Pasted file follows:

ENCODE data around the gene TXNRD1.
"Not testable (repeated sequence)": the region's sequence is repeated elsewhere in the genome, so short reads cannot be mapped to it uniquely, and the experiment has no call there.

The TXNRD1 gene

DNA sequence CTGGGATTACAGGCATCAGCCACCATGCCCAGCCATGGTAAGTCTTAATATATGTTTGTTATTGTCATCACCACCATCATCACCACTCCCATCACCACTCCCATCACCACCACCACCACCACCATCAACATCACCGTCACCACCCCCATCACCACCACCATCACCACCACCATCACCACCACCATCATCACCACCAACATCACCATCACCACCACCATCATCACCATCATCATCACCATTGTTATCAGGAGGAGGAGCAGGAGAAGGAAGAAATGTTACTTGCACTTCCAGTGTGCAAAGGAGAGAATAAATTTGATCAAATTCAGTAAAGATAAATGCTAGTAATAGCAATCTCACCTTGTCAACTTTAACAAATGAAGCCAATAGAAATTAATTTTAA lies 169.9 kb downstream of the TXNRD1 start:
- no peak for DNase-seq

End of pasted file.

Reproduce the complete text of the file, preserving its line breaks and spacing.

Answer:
ENCODE data around the gene TXNRD1.
"Not testable (repeated sequence)": the region's sequence is repeated elsewhere in the genome, so short reads cannot be mapped to it uniquely, and the experiment has no call there.

The TXNRD1 gene

DNA sequence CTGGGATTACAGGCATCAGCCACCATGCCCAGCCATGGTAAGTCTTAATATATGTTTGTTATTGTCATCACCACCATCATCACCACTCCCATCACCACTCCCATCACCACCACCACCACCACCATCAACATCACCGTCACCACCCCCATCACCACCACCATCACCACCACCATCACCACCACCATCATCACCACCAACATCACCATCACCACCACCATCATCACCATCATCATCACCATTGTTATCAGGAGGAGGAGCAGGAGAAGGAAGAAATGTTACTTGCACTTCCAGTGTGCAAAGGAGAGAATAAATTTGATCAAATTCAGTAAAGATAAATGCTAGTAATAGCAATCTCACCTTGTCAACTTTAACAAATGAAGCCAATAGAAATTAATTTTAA lies 169.9 kb downstream of the TXNRD1 start:
- no peak for DNase-seq